DiCarlo and Paullier are expected to present some of the key findings of the third biennial report of the Secretary-General on YPS, which was published on 1 March and covers the period between January 2022 to December 2023. The report outlines progress in the implementation of the YPS agenda, noting that several member states and regional organisations have developed new strategies and initiatives to promote the inclusion and participation of young people in peace and security issues. The report stresses, however, that profound challenges persist, such as “growing mistrust between young people and governments, and discriminatory laws and practices based on age, which remain prevalent in many countries and hinder the meaningful participation of young people”.

Paullier is likely to focus on the protection and partnerships pillars of the 1 March report as well as on several aspects of the participation pillar. He may describe how escalating conflicts around the world are posing serious challenges for the lives of young people, such as shrinking civic space. Paullier may also highlight positive contributions of young people in the peace and security domain and call on member states to promote sustained momentum to advance the YPS agenda in multilateral forums. He may highlight several recommendations of the biennial report, including its call for strengthening protection protocols to “ensure the safe and meaningful participation of young briefers” at Security Council meetings. DiCarlo might focus on the prevention pillar and the disengagement and reintegration pillar of the 1 March report as well as issues such as participation in peace processes and elections.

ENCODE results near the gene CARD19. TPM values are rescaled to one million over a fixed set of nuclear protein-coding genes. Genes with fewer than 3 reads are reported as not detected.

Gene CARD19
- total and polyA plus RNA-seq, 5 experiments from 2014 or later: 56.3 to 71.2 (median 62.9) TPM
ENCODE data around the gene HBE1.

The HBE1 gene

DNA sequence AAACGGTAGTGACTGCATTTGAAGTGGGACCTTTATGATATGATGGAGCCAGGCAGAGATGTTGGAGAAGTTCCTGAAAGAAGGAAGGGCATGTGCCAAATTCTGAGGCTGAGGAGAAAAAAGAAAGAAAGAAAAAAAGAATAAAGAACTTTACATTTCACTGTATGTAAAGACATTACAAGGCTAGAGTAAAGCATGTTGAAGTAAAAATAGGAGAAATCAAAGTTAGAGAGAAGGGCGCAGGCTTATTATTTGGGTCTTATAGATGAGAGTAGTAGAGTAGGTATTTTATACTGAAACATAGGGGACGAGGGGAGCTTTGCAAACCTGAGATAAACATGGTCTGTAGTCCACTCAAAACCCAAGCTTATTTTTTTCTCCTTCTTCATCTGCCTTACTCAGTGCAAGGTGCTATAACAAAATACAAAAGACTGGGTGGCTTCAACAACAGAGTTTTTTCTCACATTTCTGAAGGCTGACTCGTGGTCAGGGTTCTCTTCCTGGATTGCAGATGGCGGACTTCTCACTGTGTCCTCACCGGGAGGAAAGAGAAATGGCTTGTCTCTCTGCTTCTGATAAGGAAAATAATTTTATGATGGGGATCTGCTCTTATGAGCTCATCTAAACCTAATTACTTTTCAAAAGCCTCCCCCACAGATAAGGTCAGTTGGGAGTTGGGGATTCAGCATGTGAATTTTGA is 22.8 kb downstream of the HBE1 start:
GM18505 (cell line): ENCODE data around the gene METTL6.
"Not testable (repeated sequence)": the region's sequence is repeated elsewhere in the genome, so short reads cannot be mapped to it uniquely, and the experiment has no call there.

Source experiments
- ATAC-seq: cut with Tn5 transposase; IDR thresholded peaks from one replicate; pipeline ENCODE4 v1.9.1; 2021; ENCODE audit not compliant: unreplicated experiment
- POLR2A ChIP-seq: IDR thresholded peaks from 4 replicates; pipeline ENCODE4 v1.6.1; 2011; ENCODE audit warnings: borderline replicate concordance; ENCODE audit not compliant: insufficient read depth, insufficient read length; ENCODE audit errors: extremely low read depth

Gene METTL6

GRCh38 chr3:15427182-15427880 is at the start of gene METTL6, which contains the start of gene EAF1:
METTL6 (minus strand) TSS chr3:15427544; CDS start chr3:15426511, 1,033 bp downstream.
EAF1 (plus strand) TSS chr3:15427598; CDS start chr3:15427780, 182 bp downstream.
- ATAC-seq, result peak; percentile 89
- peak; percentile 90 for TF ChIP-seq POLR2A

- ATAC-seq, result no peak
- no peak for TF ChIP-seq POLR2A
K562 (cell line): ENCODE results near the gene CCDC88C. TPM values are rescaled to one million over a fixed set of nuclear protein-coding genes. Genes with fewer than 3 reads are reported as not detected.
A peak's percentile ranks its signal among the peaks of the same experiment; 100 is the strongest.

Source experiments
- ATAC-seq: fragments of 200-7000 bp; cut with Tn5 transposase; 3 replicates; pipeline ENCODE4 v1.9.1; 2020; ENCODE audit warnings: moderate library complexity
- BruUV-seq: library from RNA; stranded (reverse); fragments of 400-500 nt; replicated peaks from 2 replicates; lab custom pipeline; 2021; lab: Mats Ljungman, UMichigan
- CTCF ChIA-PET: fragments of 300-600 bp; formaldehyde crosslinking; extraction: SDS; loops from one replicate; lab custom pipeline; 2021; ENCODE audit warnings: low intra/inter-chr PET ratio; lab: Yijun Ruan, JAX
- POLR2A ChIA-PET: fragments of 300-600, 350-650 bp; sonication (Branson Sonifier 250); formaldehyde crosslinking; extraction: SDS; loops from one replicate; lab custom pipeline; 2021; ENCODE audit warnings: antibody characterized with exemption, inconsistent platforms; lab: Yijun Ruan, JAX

Bahous might highlight examples of how young women and adolescent girls are disproportionately affected by harm that often targets women in conflict situations, such as sexual violence, trafficking, and loss of education. She is also likely to reference positive examples and best practices in terms of inclusion of young women in peacebuilding and decision-making processes and may refer to programmes supported by UN Women and other UN entities in this regard. Among other recommendations, Bahous might call for the implementation of measures to give concrete actualisation to rhetorical support for women’s participation in decision-making processes.

Diouf is likely to highlight the interconnections between the YPS and the WPS agendas, while also recognising the differences between the agendas and their targets. She may draw on a paper issued in April by the Global Network of Women Peacebuilders on actualising the nexus between the WPS and YPS agendas and highlight examples of the work of young women leaders in the Democratic Republic of the Congo (DRC) towards the adoption of a National Action Plan (NAP) on YPS. She might also reference relevant AU instruments and initiatives, such as the AU African Youth Charter. Diouf is likely to provide several recommendations, including for robust YPS language in the draft Pact of the Future document, ahead of the Summit of the Future in September. She might also recommend considering the specific needs of young women in NAPs on WPS and further funding and institutionalising of the YPS agenda.